Yahoo announced on Monday that it wrote down USD482 million in impairment costs from Tumblr, which they acquired for USD1.1 (990k +110k in fees) billion in 2013.
This is in fact the second time Yahoo’s writing off Tumblr’s value this year. In February, it disclosed its first impairment charge of $230 million.
According to Businesstimes.sg, Yahoo said that the goodwill portion of the Tumblr deal was USD750 million at the time of the purchase. Today’s write down means Yahoo has now lost over 80% of the price it overpaid for Tumblr.
Goodwill is the sum a company pays beyond what the company they acquire is currently worth, and is based off its potential growth – think of it as an investment by the parent company of sorts.
This also means Tumblr was only worth USD240 million when it was acquired by Yahoo.
When An Acquisition Bears Sour Fruit
What caused Yahoo to write off Tumblr’s value by so much?
Let’s take a look at how Tumblr earns money. They are an advertising platform, so their competitors are actually Facebook, Google, Twitter and Snapchat. Facebook and Google has Tumblr beat in terms of big data, while Twitter and SnapChat dominates mobile due to its easy usage. This is a problem since 80% of Tumblr’s 550-million userbase are on mobile.
This explains why even with a 550-million userbase, Tumblr failed to hit its 100 million revenue goal set for 2015. Most of Tumblr’s revenue are taken from ads and they need great ideas to attract more consumers. This is not to say that they aren’t growing, but rather they aren’t growing fast enough.
Resource Management Going South
One major event that might have caused their poor performance was a slip-shod hybridisation of the two marketing teams from Yahoo and Tumblr in 2014.
A source told BusinessInsider that the sudden decision to combine the two marketing teams caused confusion and power struggles, reportedly resulting in half of Tumblr’s team leaving.
Exactly 4 years ago, Yahoo pursued current CEO Marissa Mayer with a pay package of 129 million. She was a computer engineer at Google, and was the brain behind the minimalist homepage of the search engine giant. She also worked to create Gmail and Google Maps.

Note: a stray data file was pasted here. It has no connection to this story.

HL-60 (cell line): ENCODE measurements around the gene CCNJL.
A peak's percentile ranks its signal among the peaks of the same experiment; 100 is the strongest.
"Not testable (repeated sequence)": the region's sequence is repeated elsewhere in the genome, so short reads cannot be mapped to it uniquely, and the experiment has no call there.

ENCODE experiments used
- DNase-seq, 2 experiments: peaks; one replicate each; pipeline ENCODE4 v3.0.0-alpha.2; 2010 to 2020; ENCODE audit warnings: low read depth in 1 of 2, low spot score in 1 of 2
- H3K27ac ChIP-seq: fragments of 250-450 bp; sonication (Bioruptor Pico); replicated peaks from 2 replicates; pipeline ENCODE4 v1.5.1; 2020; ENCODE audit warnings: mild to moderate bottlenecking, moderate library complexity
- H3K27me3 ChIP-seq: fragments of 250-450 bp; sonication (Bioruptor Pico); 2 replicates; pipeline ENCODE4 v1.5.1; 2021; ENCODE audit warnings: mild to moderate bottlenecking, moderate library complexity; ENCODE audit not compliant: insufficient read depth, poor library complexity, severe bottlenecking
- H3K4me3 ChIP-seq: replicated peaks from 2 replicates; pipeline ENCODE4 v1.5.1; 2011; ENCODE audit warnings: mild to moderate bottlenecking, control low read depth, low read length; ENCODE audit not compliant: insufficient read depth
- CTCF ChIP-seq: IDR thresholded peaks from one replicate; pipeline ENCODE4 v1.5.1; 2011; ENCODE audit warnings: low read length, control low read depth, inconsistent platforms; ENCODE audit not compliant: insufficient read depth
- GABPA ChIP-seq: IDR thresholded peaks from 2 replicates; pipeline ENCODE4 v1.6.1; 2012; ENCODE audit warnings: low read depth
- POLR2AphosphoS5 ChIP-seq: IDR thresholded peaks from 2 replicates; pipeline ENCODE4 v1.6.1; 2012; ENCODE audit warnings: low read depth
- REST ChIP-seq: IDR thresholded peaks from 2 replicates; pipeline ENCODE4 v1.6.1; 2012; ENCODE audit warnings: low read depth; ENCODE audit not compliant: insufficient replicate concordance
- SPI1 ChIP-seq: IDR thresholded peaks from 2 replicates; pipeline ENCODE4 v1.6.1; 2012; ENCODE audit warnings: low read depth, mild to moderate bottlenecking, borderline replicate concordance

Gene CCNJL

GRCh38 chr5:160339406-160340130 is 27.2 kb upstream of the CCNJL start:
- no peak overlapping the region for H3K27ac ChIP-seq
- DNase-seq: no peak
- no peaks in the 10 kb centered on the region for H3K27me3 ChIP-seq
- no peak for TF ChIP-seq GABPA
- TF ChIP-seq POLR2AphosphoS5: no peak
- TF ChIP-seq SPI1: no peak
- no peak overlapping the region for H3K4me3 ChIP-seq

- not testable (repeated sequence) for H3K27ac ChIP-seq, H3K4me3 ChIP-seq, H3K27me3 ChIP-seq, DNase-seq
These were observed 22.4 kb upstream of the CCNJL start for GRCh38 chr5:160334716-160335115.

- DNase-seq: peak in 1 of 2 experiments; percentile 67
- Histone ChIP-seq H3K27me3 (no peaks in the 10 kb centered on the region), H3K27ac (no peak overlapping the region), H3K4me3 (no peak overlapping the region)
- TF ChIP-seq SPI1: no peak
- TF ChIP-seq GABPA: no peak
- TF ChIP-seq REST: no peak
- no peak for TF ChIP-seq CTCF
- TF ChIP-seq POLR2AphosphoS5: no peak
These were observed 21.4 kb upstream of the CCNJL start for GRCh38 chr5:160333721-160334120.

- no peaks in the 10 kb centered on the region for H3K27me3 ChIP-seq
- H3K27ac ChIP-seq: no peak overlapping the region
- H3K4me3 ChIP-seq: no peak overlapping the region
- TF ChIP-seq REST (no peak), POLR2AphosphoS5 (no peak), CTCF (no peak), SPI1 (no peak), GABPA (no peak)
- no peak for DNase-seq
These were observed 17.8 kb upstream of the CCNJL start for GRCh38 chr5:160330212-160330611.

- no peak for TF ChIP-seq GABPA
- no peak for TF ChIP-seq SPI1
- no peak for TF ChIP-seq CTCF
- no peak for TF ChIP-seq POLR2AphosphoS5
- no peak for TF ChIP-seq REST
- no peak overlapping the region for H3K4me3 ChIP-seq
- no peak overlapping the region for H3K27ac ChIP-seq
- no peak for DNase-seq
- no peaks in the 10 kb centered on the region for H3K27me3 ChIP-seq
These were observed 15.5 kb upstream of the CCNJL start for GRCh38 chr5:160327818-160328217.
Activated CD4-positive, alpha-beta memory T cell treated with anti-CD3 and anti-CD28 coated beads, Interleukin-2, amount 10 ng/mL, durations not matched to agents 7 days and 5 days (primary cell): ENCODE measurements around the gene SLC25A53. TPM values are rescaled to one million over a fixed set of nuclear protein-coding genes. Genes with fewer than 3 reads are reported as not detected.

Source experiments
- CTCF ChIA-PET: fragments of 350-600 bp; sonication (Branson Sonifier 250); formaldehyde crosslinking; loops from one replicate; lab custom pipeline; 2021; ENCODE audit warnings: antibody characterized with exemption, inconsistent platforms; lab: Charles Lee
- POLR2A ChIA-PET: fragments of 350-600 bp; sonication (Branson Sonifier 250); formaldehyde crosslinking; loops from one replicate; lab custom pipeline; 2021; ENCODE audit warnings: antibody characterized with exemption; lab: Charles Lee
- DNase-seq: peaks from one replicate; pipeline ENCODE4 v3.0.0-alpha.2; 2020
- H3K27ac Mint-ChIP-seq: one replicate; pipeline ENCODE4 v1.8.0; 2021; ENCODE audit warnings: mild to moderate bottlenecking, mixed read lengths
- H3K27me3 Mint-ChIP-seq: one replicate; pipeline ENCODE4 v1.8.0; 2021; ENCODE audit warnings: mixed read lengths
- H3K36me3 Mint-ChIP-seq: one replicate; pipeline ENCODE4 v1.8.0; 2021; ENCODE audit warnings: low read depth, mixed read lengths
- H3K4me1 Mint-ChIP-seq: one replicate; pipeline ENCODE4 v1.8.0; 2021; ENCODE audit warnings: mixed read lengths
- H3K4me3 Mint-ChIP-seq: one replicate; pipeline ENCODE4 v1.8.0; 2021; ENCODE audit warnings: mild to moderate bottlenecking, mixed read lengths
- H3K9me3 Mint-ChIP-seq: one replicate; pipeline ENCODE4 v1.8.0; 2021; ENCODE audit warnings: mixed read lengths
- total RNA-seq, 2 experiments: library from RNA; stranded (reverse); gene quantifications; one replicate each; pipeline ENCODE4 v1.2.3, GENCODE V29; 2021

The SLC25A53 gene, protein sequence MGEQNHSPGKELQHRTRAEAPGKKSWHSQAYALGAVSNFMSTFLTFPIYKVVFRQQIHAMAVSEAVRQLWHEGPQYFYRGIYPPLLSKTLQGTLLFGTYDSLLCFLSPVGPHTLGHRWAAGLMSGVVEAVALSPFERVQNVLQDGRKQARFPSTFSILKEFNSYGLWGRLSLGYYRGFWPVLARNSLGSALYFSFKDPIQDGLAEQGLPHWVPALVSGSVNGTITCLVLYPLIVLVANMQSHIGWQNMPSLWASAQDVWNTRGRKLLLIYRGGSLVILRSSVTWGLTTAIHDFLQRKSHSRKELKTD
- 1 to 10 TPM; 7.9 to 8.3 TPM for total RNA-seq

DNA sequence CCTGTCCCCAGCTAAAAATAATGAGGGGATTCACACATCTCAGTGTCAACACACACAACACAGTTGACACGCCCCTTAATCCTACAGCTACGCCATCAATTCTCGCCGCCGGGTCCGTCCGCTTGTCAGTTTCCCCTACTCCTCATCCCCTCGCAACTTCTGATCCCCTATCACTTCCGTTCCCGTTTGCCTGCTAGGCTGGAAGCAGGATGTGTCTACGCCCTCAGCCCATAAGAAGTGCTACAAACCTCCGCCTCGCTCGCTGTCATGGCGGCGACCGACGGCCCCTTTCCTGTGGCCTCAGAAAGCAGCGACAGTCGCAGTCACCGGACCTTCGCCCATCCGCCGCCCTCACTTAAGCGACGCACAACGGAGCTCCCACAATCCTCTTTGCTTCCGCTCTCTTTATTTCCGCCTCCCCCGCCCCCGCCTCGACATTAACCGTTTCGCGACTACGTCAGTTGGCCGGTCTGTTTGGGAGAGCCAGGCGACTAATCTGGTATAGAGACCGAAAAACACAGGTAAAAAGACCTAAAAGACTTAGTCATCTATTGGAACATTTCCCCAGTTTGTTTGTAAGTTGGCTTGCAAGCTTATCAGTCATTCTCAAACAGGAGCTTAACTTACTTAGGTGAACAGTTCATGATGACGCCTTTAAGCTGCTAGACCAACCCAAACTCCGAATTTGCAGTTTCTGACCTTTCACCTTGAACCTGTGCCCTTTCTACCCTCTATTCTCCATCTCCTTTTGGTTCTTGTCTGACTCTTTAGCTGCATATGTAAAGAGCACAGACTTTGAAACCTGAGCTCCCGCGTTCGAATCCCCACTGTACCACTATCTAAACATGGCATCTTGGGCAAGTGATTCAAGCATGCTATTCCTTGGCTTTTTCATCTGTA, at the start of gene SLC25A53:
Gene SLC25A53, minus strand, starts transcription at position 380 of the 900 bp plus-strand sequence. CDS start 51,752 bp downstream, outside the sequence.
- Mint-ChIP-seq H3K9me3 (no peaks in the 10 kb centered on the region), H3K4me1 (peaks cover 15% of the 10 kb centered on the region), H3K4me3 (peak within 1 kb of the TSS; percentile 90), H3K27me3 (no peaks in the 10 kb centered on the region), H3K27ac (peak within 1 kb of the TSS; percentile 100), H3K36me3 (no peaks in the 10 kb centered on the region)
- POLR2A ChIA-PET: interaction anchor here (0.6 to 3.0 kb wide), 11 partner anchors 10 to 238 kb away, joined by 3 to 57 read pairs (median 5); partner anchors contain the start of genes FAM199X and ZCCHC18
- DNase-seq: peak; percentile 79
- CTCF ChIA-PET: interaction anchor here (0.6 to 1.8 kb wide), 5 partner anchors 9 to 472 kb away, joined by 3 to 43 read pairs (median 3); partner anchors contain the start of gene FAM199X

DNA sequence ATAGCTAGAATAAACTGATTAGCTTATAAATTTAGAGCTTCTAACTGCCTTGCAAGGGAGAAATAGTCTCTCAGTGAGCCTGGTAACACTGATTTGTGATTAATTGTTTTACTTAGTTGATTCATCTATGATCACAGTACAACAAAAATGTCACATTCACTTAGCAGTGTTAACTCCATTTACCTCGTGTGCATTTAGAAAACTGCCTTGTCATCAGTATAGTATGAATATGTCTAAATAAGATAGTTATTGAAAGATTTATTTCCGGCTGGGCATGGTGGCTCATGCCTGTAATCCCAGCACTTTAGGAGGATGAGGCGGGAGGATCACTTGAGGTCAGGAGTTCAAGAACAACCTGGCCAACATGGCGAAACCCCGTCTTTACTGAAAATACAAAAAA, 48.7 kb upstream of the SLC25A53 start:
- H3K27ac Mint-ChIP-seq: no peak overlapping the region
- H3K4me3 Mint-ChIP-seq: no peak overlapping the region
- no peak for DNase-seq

It’s easy to lose sight of how people work together when as a CEO of a huge company. Even though Mayer was part of a small team in Google, her management of the two marketing teams was hardly personable. As the two teams work on different markets, they were already incompatible to begin with.
Too Much Gambling?
Marissa was hired to turn the media giant around, and she falls into the category of CEOs who are “gambling for resurrection”. Check out The Guardian’s cool story on what this means, but what I’m saying here is that Marissa was taking on strategic risks to turn the company around.
Those risks, however, should not involve backing down on promises made during acquisitions.
Mayers said in a press release that they would run Tumblr independently, but they really didn’t when they merged the two marketing teams.
The most important lesson here is to respect the company cultures of acquisitions – just because something is different, it might not mean that it isn’t working. Tumblr’s strength was its userbase and content, and Mayer just needed a great idea to somehow monetise it.
As Yahoo goes into the tail end of their auction period, we will soon know just how successful Mayer’s stint was as Yahoo’s CEO. Companies who have expressed interest are Verizon, AT&T and other private equity investors.